A pocketknife is, simply, a knife with one or more blades that fold into its handle, of a size that will fit conveniently into one’s pocket. Whether the one you favor is called a jackknife, folding knife, pocketknife, Swiss Army knife, or whatever, they’re all related.
In my opinion, some sort of pocketknife belongs in your pocket most of the time. A good pocketknife comes in handy when you need to remove one or two screws—and your tool kit and screwdrivers are not at hand, or for whittling a point on a stick or for trimming off an edge of this or that. I’ve never known an electrician who didn’t have a jackknife in his or her pocket. And, I must admit, over the years, I’ve seen a few folks open a bottle or two at the end of the working day with a pocketknife.
The variety that will serve you best depends upon the kind of work you do, but almost certainly there’s a model out there that will prove its worth again and again.
Army Knives. No doubt the most versatile models are those that have come to be known by the generic name of Swiss Army knives. Some are actually made in Switzerland according to Swiss Army specifications, but there are probably more knockoff models on the market featuring the Swiss Army cross than there are troops in the Swiss Army. Not to mention the countless other models that don’t feature the familiar red plastic casing but do feature a similar range of implements within.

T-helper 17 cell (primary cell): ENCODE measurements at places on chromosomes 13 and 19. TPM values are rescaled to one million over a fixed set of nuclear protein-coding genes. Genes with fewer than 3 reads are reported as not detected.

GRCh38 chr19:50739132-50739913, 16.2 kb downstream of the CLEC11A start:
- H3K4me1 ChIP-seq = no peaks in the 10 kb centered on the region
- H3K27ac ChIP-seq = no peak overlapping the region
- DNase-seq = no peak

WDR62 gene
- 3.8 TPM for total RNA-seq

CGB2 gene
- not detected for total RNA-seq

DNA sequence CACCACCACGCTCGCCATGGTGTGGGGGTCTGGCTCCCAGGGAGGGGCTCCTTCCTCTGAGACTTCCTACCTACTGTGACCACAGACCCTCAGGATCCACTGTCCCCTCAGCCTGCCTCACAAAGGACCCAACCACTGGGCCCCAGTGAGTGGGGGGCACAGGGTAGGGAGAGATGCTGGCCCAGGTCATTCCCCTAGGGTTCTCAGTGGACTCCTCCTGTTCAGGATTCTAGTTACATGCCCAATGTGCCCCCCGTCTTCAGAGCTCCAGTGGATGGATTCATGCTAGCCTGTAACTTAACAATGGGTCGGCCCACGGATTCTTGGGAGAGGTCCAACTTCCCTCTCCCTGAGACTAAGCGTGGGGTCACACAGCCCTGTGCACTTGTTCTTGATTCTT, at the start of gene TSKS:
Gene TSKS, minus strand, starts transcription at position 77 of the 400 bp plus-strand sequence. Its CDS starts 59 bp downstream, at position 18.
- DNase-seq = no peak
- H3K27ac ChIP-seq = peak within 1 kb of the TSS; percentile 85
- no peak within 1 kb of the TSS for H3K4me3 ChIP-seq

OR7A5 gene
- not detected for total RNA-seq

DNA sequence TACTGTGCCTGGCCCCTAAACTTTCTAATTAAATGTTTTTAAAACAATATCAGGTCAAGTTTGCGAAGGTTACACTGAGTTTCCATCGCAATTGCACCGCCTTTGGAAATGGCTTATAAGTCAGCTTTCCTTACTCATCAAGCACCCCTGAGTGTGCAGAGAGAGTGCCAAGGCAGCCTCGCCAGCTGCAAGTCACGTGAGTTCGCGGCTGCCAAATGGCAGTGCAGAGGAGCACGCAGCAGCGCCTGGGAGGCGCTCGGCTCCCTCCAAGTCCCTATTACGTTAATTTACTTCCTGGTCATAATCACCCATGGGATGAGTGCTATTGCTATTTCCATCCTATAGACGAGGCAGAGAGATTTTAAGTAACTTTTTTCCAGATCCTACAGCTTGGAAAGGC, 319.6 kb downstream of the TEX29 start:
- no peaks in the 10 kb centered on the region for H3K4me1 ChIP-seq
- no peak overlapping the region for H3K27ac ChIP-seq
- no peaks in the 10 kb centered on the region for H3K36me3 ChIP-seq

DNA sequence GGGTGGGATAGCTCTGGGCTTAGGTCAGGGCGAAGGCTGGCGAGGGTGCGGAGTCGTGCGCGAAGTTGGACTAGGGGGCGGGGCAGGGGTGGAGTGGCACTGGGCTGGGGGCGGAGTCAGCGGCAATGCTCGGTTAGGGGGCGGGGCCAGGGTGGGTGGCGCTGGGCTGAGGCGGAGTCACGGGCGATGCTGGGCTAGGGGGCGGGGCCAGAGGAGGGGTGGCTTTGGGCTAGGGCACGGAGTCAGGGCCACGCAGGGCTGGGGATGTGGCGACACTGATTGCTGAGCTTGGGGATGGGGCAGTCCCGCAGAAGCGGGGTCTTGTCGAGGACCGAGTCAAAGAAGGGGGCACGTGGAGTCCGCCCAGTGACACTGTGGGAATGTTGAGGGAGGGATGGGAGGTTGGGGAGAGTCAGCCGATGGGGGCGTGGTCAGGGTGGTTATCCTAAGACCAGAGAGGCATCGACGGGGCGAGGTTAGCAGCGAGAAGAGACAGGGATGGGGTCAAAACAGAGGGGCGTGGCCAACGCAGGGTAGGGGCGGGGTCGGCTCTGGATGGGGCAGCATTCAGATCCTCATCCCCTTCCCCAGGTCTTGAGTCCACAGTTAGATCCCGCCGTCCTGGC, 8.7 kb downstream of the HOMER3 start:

So-called Army knives and their relations have two knife blades, usually one that’s two and a half inches long and roughly half an inch wide with another about half that size. There are at least two other blades on most models, typically a pair of screwdrivers. One is small enough to be usable on Phillips-head screws with another, larger one for slot-headed screws. Both these blades have additional uses, as the smaller driver typically has a hook on its edge that can function as a can opener, while a bottle opener is found at the base of the larger driver.
From there, the variations are almost endless, as the options include a toothpick, tweezers, scissors, a tiny saw, an awl, another Phillips-head screwdriver, a file, and even a corkscrew. The bigger the knife, the more cumbersome it gets, however, meaning both a big bulge in the pocket and added weight. Perhaps more important, knives equipped with many of the optional blades are also cumbersome in the hand, making them less convenient to use to remove a single screw or score one cut line. I favor a simpler, more basic knife than the top-of-the-line, gee-whiz-it’ll-do-anything model.
Make sure when you purchase one of these knives, whether it was made in Switzerland or not, that the steel is stainless and that the knife looks well made. No rivets or joints should be visible and the blades should be honed sharp.
Folding Knife. By folding knife I mean simply a knife with one blade that folds into its handle. Again, there are more varieties of folding knife than there are rainy days in a rain forest, so surely there’s one for you. The good ones have fine steel blades and hardwood handles; some are handsome, almost art tools, others more workmanlike.
If you’re in the market for a folding knife, I’d suggest that a suitable one should have a locking mechanism, one that holds the blade rigidly in position, preferably both when the edge is stored away and when it’s open and ready to use. Various models have locking rings, set screws, and spring devices.
Examine the blade carefully, too: It should be of fine, stainless steel, and the edge should be precisely honed. The handle should fit comfortably in your hand. If it’s too small or too large or feels awkward, keep on looking until you find one that fits.